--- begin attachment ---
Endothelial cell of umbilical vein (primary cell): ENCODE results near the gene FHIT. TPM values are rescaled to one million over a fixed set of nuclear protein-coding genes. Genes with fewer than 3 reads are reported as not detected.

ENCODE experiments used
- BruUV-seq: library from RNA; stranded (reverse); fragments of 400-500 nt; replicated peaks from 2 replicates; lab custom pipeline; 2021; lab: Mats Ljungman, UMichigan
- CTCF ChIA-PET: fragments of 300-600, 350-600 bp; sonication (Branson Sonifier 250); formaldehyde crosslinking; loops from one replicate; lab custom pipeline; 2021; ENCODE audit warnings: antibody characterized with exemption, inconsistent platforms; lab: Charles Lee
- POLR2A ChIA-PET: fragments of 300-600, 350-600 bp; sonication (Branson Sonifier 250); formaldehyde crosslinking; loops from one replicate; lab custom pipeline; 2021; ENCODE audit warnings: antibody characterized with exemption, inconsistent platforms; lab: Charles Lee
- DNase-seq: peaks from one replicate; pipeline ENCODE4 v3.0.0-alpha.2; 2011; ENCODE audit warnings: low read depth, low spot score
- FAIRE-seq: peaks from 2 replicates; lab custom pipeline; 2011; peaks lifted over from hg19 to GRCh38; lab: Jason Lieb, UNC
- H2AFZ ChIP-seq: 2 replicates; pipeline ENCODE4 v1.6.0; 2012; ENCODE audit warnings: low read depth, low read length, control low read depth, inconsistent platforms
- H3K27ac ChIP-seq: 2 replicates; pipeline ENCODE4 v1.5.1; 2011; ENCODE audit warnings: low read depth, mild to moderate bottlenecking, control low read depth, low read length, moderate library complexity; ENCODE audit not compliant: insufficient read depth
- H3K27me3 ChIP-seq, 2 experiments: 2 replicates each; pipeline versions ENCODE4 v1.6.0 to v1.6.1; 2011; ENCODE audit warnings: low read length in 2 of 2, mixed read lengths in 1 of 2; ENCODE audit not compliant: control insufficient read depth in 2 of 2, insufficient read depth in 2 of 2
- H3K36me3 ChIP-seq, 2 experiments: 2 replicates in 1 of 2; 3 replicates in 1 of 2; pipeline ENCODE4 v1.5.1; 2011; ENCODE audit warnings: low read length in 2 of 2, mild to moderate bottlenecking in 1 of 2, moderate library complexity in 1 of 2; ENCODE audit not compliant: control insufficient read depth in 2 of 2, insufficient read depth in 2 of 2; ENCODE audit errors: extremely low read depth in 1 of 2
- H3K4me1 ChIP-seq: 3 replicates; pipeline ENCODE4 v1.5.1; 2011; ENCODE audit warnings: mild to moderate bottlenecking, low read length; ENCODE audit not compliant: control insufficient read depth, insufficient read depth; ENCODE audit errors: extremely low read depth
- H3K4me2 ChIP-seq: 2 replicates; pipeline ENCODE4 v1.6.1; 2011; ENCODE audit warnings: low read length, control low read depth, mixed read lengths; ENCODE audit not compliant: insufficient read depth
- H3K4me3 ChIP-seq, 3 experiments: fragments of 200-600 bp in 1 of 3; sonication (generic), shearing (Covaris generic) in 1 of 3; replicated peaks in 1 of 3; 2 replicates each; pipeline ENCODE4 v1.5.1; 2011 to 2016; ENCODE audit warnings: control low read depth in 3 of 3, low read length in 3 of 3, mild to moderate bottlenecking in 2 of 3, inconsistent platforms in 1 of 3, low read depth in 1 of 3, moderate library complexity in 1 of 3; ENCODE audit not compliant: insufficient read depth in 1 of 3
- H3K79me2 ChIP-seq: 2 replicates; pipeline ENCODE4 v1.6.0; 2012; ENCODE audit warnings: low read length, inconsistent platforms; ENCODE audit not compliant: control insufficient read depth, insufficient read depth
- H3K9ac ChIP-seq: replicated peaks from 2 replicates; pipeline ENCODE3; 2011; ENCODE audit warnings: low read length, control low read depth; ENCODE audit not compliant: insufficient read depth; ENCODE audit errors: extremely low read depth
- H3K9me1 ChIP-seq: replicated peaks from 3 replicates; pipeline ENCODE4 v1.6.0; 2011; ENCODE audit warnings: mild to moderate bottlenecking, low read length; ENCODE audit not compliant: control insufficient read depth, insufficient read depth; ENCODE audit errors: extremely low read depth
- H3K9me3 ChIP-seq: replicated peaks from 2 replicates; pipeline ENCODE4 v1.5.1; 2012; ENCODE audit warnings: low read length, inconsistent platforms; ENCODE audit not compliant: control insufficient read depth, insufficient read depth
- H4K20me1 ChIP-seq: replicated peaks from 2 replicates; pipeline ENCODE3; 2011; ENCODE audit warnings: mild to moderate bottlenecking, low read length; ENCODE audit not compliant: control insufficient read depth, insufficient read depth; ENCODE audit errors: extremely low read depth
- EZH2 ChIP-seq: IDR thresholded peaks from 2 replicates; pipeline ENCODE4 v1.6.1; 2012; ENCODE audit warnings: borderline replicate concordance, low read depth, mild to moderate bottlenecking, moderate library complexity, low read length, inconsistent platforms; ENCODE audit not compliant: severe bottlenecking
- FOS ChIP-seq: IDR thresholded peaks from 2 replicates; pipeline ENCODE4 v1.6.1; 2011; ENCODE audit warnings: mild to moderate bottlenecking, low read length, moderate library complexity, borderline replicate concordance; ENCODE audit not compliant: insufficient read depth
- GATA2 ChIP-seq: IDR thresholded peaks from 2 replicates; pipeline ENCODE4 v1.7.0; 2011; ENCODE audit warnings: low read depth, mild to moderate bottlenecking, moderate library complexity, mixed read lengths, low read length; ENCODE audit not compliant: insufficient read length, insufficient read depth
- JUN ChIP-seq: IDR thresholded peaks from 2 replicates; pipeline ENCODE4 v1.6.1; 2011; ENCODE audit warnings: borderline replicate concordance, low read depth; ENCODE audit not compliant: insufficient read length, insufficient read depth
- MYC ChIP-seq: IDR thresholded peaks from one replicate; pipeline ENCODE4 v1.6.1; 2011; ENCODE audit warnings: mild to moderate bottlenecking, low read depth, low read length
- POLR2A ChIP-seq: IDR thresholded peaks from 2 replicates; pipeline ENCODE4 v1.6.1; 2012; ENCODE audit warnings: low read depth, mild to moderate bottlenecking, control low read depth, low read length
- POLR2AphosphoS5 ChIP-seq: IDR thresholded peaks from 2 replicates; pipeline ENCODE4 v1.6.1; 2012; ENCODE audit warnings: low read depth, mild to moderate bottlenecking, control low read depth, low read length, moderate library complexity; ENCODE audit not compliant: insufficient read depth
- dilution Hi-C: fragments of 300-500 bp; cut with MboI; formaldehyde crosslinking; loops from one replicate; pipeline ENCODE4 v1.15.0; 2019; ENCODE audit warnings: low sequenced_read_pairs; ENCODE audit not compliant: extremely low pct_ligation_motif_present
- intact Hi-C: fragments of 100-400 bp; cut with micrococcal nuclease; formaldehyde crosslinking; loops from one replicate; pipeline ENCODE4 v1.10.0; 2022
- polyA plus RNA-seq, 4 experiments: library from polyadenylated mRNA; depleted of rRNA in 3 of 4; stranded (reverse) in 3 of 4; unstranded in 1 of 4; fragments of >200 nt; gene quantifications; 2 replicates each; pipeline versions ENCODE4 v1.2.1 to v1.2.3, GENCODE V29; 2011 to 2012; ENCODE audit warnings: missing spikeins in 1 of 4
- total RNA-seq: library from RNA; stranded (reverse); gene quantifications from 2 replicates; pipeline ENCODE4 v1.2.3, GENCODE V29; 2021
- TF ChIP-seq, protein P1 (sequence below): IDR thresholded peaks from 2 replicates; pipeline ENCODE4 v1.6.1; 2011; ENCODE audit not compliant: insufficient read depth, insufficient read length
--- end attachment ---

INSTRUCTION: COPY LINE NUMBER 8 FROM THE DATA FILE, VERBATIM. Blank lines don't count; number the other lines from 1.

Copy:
- H2AFZ ChIP-seq: 2 replicates; pipeline ENCODE4 v1.6.0; 2012; ENCODE audit warnings: low read depth, low read length, control low read depth, inconsistent platforms